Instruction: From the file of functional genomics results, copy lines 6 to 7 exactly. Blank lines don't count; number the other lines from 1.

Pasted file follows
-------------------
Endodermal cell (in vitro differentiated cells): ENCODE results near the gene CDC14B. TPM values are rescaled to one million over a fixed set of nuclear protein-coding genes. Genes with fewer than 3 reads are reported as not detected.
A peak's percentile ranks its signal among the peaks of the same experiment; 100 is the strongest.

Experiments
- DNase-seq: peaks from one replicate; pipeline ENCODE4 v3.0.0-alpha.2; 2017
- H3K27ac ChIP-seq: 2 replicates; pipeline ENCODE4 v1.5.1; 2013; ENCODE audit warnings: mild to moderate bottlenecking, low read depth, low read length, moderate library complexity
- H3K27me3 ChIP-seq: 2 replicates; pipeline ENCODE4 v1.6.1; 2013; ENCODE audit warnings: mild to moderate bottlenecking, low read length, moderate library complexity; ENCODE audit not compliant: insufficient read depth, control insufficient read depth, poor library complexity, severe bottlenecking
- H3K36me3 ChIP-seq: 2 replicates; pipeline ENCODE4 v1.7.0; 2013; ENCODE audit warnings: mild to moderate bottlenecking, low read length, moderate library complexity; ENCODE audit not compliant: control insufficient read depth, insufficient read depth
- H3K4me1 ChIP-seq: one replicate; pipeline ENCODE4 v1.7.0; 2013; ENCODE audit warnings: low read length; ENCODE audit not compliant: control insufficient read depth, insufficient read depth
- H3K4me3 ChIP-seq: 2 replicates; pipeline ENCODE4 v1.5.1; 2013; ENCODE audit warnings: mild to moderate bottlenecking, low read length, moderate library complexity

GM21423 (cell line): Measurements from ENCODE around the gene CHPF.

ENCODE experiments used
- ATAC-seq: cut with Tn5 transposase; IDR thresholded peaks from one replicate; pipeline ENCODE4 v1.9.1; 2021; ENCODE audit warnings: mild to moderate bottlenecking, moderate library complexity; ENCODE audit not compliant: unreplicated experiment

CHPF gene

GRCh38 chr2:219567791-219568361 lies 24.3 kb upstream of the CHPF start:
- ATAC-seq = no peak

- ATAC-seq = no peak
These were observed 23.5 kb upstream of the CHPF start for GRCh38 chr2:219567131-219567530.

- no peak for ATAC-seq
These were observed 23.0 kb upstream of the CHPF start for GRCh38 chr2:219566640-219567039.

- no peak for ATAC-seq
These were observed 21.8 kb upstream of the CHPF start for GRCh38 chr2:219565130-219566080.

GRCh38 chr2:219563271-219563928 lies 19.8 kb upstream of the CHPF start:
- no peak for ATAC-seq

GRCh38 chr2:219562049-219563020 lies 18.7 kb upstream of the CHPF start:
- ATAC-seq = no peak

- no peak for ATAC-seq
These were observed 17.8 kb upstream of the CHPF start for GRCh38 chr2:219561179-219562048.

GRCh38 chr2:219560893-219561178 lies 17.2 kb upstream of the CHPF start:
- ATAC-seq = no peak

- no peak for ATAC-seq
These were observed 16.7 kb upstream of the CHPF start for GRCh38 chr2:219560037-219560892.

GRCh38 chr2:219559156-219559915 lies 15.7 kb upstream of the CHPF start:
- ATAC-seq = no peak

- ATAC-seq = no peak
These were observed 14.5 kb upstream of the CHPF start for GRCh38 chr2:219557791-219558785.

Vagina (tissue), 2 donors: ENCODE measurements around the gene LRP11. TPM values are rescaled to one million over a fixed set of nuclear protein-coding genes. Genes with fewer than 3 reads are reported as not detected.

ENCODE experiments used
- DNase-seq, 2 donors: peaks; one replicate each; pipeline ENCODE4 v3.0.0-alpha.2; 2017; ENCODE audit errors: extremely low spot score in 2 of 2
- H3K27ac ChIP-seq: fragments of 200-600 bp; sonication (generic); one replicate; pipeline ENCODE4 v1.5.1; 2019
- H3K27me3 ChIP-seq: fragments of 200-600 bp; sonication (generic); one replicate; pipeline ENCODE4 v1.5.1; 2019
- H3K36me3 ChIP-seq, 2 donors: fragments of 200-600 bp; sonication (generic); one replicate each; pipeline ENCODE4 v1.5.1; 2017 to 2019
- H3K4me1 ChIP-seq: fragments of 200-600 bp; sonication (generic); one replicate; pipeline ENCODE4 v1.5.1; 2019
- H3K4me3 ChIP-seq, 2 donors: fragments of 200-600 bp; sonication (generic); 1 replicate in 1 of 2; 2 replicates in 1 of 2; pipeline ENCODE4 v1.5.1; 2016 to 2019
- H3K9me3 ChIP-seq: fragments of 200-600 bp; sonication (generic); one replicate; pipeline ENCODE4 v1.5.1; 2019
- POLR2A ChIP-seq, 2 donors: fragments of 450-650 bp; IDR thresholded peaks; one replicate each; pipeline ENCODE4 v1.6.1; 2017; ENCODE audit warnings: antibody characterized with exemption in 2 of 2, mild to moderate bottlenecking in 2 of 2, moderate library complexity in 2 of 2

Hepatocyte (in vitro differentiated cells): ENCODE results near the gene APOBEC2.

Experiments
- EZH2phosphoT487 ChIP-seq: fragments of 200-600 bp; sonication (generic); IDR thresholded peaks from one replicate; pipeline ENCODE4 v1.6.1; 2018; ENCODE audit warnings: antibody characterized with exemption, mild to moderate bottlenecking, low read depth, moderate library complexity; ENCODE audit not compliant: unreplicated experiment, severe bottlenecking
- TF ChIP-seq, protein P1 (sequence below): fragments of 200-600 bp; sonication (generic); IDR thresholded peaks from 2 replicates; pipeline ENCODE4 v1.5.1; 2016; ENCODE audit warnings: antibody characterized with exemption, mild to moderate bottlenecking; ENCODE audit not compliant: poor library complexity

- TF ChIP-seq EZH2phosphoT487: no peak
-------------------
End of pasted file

- H3K27me3 ChIP-seq: 2 replicates; pipeline ENCODE4 v1.6.1; 2013; ENCODE audit warnings: mild to moderate bottlenecking, low read length, moderate library complexity; ENCODE audit not compliant: insufficient read depth, control insufficient read depth, poor library complexity, severe bottlenecking
- H3K36me3 ChIP-seq: 2 replicates; pipeline ENCODE4 v1.7.0; 2013; ENCODE audit warnings: mild to moderate bottlenecking, low read length, moderate library complexity; ENCODE audit not compliant: control insufficient read depth, insufficient read depth